by Mel Valentin
"Hellboy," "Hellboy," "Hellboy," where did you go wrong? Let me count the ways: CGI-heavy/dependent action set pieces left me on the sidelines, emotionally unengaged with the characters or the action. For me, CGI set pieces are just scrambled pixels, no one, let alone a stuntman standing in for a lead actor, is at any risk at any time. Consequently, CGI set pieces are devoid of tension or suspense, lacking emotional identification with the characters and their individual or collective circumstances. CGI-set pieces aren’t analogous to playing a video game (which misses the point of video games, which are all about identification and emotional engagement with on screen avatars), but with watching someone else playing a video game.That was, in a nutshell, Hellboy. Too many CGI-set pieces, including a misguided, misconceived climax (featuring the Hellboy's “Right Hand of Doom” vs. the “Giant CGI Squid Monster of Despair,” a monster straight out of the justly maligned Deep Rising, but just as likely inspired by H.P. Lovecraft's fiction). Story? Some convoluted mess about portals, resurrection hellhounds, Nazis (yes, Nazis: the overlong prologue reminded me of the climax of Raiders of the Lost Ark), Rasputin, the mad Russian monk somehow allying himself with the Nazis, and well, another near-apocalypse (something we’ve seen far too many times on Buffy, the Vampire Slayer or Angel). No surprise then that the combination of all of these by now tired genre elements did little for me. Entertained? No, more like looking at my watch.
"An unexpected misfire from a talented genre filmmaker."
Don't get me wrong, Hellboy wasn't all bad. It did have the occasional inventive visual or composition (e.g., the nighttime conversation between Hellboy and Liz Sherman (Selma Blair) in a winter garden); Ron Perlman perfectly cast as Hellboy, using one of his greatest assets as an actor, his voice, to full, plaintive effect; the stabs at humor, which sometimes worked, and sometimes fell flat (e.g., the overuse of the phrase "Aw, crap" comes to mind); the portrayal of Hellboy as a disaffected, neurotic and lovelorn misfit, an outsider (yes, like the X-Men), more "human," more flawed than the other human characters in the film.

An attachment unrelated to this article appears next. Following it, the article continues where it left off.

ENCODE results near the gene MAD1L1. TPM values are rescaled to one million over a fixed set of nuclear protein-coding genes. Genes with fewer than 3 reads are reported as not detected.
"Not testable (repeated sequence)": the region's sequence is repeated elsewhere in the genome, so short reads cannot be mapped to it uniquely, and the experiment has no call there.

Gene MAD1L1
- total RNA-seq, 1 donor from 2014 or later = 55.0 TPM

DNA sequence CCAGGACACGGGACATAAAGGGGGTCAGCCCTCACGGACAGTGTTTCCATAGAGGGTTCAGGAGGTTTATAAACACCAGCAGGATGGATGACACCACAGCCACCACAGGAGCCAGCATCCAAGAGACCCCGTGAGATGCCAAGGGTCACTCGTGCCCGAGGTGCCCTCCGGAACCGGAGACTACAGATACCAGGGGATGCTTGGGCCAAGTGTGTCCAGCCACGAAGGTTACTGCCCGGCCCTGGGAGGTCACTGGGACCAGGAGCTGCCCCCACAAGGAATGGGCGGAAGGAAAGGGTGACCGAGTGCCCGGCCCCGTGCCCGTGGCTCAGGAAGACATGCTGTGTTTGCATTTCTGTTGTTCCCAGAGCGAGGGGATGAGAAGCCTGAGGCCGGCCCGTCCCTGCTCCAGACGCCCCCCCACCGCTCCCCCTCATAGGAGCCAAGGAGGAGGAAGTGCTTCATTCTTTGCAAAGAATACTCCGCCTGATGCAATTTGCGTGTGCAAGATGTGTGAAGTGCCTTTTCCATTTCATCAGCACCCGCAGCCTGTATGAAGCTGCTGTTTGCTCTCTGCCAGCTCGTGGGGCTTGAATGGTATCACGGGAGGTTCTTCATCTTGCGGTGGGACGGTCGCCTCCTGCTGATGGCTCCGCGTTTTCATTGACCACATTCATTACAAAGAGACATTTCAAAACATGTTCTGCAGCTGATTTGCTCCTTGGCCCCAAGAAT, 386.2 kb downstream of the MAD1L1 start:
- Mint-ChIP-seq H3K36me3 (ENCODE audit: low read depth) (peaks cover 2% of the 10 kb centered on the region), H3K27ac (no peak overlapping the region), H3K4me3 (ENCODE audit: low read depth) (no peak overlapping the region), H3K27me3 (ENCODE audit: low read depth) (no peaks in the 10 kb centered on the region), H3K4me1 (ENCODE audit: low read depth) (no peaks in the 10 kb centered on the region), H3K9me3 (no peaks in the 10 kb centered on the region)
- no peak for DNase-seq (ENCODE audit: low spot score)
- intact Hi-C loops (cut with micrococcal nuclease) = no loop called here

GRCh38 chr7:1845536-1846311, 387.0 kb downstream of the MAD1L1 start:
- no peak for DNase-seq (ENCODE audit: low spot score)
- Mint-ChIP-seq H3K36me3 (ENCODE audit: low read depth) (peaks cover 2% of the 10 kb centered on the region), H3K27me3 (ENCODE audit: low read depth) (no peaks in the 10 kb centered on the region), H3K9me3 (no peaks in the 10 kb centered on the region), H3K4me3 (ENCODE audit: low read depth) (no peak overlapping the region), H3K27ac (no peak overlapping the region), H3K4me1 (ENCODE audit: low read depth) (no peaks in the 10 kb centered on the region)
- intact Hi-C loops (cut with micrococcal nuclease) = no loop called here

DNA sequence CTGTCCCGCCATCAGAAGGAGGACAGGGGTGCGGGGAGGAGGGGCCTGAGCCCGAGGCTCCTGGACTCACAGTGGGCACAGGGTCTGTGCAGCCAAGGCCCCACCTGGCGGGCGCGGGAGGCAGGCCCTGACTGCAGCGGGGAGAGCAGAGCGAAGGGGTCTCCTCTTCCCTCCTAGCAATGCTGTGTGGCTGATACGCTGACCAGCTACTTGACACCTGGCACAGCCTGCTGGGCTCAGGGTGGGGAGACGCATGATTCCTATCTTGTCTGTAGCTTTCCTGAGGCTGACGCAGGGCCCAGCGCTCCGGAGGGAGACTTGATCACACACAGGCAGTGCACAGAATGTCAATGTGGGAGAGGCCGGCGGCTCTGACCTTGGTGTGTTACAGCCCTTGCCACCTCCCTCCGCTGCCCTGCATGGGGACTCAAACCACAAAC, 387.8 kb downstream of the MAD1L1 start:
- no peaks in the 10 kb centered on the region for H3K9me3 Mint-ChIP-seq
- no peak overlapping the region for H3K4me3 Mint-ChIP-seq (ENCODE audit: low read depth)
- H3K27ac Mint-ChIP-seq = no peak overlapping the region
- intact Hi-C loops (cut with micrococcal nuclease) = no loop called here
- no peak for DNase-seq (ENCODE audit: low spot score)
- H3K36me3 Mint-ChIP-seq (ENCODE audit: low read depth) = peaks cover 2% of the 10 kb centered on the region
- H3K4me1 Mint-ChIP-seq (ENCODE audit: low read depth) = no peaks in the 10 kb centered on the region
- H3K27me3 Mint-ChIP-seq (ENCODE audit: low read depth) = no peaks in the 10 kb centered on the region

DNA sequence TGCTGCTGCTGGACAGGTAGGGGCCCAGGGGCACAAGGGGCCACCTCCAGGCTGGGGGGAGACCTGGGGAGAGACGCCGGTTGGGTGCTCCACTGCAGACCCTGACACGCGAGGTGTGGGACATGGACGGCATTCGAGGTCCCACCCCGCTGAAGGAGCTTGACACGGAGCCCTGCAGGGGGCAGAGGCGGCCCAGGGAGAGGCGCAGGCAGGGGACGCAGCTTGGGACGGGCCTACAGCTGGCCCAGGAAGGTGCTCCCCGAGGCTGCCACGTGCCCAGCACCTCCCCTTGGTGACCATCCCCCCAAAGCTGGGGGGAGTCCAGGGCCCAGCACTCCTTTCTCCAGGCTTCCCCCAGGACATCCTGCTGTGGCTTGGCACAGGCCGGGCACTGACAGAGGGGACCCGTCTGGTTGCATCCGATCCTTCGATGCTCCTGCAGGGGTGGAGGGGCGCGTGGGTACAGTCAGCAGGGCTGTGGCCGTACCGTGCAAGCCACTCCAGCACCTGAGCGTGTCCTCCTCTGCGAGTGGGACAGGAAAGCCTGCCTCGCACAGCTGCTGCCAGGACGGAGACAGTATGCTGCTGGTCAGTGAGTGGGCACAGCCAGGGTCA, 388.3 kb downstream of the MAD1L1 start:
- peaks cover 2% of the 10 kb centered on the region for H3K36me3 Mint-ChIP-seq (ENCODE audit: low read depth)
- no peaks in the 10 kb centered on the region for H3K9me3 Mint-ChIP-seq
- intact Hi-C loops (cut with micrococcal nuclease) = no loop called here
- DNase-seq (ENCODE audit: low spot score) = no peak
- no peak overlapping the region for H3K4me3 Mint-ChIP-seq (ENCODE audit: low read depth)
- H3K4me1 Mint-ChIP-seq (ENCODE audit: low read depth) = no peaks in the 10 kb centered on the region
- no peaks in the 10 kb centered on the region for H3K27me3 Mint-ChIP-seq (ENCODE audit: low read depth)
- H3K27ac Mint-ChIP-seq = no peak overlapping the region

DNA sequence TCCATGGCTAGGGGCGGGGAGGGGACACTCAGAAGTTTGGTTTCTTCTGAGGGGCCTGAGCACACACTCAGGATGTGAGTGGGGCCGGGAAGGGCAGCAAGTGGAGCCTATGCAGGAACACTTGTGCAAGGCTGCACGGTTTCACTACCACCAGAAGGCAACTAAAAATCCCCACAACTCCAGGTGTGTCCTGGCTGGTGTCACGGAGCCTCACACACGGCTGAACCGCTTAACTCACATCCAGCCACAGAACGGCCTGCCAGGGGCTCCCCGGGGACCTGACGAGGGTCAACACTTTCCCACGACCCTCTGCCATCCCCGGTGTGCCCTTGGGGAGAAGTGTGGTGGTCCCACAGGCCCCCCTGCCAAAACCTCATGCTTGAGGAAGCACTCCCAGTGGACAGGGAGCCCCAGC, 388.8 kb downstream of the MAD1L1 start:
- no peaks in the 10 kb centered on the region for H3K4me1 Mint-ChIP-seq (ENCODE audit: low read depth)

Now, I'm not even a casual fan of the Hellboy comic book, but I've flipped through it at the local comic book store, and pronounced it "cool" looking. I did grow up as a solid comic book/graphic novel fan, however, and felt Hellboy would, at minimum, give me a nostalgic vibe. The comments from fans of the Hellboy comic book are telling: even if the overall story arc wasn't compelling, there were enough visualized elements drawn from the series that del Toro put on screen for them to enjoy. Another filmgoer mentioned the piggybacking corpse sequence that was apparently lifted straight from the comic book; it's just too bad del Toro didn’t include more macabre humor strategically interspersed throughout his film.
I generally don’t have a problem with CGI per se, just the overdependence on every plot turn, every act climax, on a CGI-effects driven scene, where Hellboy is often relegated to just pixels on the screen. With X-Men, Bryan Singer complained publicly about not having enough money to fully visualize the set pieces in the first film (the success of X-Men led, of course, to a bigger budget, and bigger set-pieces). He was forced to work within the limitations of the budget, and the end result was a solid, highly enjoyable first film. Even with the bigger budget/bigger effects present in the second X-Men film, Singer still kept his characters front and center, not buried beneath a mountain of makeup or special effects (and CGI monsters).Hopefully, del Toro will take my advice and go in the opposite direction, not toward bigger budgets, but smaller ones, where story problems can't be solved with another EFX set piece, but with a renewed emphasis on plot and characters at the center of the action. In other words, del Toro should direct another "Chronos" or "The Devil's Backbone."
link directly to this review at http://www.efilmcritic.com/review.php?movie=9069&reviewer=402
originally posted: 06/05/05 08:19:14